The World Health Organization recommends integrating services for patients coinfected with tuberculosis (TB) and HIV. We assessed the effect of TB/HIV integration on antiretroviral therapy (ART) initiation and TB treatment outcomes among TB/HIV-coinfected patients using data collected from 14 rural health facilities during 2 previous TB and HIV quality of care studies.
A facility was considered to have integrated TB/HIV services if patients with TB/HIV had combined treatment for both illnesses by 1 provider or care team at 1 treatment location. We analyzed the effect of integration by conducting a cross-sectional analysis of integrated and nonintegrated facility periods comparing performance on ART initiation and TB treatment outcomes. We conducted logistic regression, with the patient as the unit of analysis, controlling for other intervention effects, adjusting for age and sex, and clustering by health facility.
From January 2012 to June 2014, 996 patients with TB were registered, 97% were tested for HIV, and 404 (42%) were HIV-positive. Excluding transfers, 296 patients were eligible for analysis with 117 and 179 from nonintegrated and integrated periods, respectively. Being treated in a facility with TB/HIV integration was associated with lower mortality [adjusted odds ratio (aOR) = 0.38, 95% confidence interval (CI): 0.18 to 0.77], but there was no difference in the proportion initiating ART (aOR = 1.34, 95% CI: 0.40 to 4.47), with TB treatment success (aOR = 1.43, 95% CI: 0.73 to 2.82), lost to follow-up (aOR = 1.64, 95% CI: 0.53 to 5.04), or failure (aOR = 1.21, 95% CI: 0.34 to 4.32).
TB/HIV service integration was associated with lower mortality during TB treatment even in settings with suboptimal proportions of patients completing TB treatment and starting on ART.
*Africare, Washington, DC;
†Department of Epidemiology and Social Medicine, Faculty of Medicine and Health Sciences, University of Antwerp, Antwerp, Belgium;
‡Infectious Diseases Institute, College of Health Sciences, Makerere University, Kampala, Uganda;
§Department of Global Health, Academic Medical Center, Amsterdam Institute for Global Health and Development, University of Amsterdam, the Netherlands;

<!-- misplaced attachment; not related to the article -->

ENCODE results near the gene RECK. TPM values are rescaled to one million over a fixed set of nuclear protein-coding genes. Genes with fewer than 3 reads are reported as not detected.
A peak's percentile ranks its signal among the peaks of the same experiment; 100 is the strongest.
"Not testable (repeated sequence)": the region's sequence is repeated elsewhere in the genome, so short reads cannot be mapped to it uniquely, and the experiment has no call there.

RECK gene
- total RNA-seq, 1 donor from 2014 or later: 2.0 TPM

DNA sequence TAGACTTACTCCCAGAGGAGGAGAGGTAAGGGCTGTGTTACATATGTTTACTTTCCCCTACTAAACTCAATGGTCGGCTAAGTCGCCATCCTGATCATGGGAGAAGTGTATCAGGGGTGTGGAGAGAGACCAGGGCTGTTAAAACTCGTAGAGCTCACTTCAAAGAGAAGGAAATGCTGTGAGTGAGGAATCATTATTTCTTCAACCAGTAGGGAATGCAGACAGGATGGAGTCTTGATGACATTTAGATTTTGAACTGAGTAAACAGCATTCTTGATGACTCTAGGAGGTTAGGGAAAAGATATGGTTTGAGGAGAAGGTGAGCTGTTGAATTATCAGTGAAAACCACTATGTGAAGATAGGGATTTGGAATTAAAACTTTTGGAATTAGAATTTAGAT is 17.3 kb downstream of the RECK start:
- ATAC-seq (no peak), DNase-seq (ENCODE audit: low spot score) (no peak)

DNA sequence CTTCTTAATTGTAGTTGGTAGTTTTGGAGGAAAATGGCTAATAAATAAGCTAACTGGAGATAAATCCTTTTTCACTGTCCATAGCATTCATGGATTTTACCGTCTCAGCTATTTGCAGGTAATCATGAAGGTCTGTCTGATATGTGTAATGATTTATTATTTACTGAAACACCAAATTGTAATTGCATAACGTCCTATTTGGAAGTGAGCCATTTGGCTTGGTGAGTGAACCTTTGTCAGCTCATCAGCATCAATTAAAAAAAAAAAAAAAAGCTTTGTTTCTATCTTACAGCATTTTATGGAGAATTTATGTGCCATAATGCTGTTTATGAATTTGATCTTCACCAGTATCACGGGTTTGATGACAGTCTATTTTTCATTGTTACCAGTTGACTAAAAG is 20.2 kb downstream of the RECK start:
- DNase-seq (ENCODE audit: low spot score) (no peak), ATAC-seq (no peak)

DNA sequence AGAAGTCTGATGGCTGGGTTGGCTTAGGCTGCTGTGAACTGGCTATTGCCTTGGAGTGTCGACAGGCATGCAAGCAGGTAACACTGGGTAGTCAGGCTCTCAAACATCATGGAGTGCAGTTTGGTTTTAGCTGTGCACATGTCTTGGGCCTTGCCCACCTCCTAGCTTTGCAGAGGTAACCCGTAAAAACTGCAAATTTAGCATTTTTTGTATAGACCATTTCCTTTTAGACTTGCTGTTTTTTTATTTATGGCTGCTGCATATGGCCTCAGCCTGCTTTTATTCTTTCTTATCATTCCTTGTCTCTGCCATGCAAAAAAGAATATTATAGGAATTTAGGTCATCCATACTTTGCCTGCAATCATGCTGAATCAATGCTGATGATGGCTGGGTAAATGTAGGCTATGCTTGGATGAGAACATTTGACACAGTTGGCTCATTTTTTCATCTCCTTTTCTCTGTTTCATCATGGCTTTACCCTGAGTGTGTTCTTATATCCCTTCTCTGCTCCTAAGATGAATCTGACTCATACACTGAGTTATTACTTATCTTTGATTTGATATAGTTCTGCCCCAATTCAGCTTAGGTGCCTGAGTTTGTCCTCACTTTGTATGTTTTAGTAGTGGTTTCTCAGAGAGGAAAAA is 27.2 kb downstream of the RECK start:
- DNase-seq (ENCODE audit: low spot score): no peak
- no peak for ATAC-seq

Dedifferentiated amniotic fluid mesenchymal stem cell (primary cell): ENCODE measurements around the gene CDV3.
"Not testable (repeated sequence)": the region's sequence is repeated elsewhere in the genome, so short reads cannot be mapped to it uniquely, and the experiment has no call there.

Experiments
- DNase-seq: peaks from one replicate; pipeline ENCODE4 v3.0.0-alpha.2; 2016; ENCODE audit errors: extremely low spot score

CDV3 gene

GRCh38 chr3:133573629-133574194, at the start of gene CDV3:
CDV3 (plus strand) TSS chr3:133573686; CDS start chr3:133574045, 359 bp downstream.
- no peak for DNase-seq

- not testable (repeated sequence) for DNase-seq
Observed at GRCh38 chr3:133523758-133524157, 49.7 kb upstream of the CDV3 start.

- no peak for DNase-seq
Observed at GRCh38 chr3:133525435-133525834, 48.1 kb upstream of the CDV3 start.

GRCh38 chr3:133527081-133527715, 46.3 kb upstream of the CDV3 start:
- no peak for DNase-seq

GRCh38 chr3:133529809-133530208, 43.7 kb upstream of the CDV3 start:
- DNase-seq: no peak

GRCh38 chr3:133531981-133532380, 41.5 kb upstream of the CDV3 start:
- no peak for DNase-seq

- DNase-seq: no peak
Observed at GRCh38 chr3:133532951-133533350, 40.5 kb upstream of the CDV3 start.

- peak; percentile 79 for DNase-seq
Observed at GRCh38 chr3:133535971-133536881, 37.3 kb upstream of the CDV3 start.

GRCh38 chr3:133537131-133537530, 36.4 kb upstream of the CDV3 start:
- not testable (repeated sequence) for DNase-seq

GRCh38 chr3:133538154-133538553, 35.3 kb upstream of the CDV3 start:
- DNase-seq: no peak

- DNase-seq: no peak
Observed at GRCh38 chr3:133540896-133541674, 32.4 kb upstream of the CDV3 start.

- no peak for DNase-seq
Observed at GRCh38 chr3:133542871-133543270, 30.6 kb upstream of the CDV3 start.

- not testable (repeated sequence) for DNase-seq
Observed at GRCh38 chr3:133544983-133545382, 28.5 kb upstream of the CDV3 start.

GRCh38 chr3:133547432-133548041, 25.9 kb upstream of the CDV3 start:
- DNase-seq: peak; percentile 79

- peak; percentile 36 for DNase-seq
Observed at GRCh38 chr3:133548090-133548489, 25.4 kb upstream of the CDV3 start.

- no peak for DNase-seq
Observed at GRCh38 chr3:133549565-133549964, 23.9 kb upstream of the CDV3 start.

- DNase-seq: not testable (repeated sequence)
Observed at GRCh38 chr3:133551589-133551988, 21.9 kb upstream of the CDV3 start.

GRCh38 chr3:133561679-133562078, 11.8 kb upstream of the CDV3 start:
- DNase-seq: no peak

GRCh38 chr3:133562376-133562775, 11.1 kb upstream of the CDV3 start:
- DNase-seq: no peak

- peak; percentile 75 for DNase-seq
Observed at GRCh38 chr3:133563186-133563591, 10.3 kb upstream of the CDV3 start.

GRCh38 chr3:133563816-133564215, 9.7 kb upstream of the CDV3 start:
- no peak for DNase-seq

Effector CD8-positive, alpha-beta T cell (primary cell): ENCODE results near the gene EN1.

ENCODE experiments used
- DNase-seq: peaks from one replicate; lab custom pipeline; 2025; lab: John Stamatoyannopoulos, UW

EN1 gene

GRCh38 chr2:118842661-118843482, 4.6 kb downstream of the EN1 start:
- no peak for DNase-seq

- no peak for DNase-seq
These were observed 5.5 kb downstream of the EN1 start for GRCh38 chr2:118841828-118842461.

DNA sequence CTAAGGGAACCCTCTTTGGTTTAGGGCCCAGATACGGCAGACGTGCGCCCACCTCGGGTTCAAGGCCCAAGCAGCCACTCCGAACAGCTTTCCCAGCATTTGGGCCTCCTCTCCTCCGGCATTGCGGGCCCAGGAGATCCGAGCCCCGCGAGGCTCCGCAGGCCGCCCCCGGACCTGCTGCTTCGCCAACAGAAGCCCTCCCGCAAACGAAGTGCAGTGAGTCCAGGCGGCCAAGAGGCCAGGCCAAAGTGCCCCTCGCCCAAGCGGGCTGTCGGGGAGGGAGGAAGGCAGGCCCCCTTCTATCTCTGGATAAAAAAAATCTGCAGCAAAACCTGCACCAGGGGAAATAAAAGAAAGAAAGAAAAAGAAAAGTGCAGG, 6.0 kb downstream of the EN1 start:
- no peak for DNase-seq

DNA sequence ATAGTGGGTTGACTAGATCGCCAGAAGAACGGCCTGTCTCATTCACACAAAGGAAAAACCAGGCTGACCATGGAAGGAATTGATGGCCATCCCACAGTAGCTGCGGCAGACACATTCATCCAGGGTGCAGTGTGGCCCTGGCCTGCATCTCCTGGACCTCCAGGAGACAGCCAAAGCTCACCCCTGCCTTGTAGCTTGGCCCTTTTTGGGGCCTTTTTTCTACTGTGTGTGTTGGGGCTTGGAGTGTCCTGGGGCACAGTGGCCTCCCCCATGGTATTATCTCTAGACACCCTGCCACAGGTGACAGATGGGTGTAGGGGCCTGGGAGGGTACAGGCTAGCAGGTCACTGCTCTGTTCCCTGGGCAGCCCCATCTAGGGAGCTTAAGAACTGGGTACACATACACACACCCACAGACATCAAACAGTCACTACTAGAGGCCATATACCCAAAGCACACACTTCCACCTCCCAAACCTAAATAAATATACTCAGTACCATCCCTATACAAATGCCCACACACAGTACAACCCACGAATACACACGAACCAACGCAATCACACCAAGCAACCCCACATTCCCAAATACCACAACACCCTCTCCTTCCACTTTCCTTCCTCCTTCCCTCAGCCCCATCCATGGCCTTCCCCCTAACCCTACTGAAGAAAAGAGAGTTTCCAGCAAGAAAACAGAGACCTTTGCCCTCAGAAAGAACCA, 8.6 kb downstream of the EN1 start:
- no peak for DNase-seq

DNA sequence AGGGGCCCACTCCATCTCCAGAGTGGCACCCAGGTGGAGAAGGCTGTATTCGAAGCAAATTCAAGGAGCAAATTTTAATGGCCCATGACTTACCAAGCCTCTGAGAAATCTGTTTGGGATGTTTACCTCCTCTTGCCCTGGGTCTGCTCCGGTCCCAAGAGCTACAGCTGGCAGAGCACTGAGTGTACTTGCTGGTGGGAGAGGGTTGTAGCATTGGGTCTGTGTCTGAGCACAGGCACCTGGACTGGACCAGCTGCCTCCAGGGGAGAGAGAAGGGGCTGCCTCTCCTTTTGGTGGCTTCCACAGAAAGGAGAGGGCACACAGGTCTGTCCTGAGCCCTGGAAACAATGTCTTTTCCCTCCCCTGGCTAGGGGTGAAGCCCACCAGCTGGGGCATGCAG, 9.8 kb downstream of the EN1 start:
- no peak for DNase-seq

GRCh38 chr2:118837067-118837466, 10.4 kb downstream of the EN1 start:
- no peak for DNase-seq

║Departments of Health Metrics Science and Global Health, University of Washington, Seattle, WA;
¶Global Health Institute, Faculty of Medicine and Health Sciences, University of Antwerp, Antwerp, Belgium; and
#Division of Infectious Diseases, Department of Medicine, Johns Hopkins University School of Medicine, Baltimore, MD.
Correspondence to: Sarah M. Burnett, MPH, MPA Campus Drie Eiken, Building R, R2.23 Universiteitsplein 1, 2610 Wilrijk, Belgium (e-mail: firstname.lastname@example.org).
TB REACH was supported by a grant from the Stop TB Partnership through grant number T9-370-114UGA from the Canadian International Development Agency. MENTORS was made possible by the support from the US President's Emergency Plan for AIDS Relief through cooperative agreement 1U01GH000527 from the US Centers for Disease Control and Prevention, Division of Global HIV/AIDS. Salary support for research to Y.C.M. and S.Z.-M. was provided by Fogarty International Center, National Institutes for Health (grant #D43TW009771: HIV coinfections in Uganda: TB, Cryptococcus, and Viral Hepatitis). The funders had no role in study design, data collection and analysis, decision to publish, or preparation of the manuscript. The findings and conclusions contained within the manuscript are those of the authors and do not necessarily reflect positions or policies of the funders.
Salary support for research to Y.C.M. and S.Z.-M. was provided by Fogarty International Center, National Institutes for Health (grant #D43TW009771: HIV coinfections in Uganda: TB, Cryptococcus, and Viral Hepatitis). The funders had no role in study design, data collection and analysis, decision to publish, or preparation of the manuscript. The findings and conclusions contained within the manuscript are those of the authors and do not necessarily reflect positions or policies of the funders. The remaining authors have no conflicts of interest to disclose.
Y.C.M., S.Z.M., S.M.B., and S.M.H. designed the study. S.Z.M., the TB REACH team, and the MENTORS teams gathered the data. S.M.B., S.Z.M., S.M.H., and Y.C.M. designed the analysis, interpreted the data, and drafted the manuscript. All authors read and approved the final manuscript.
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Received March 30, 2018
Accepted August 27, 2018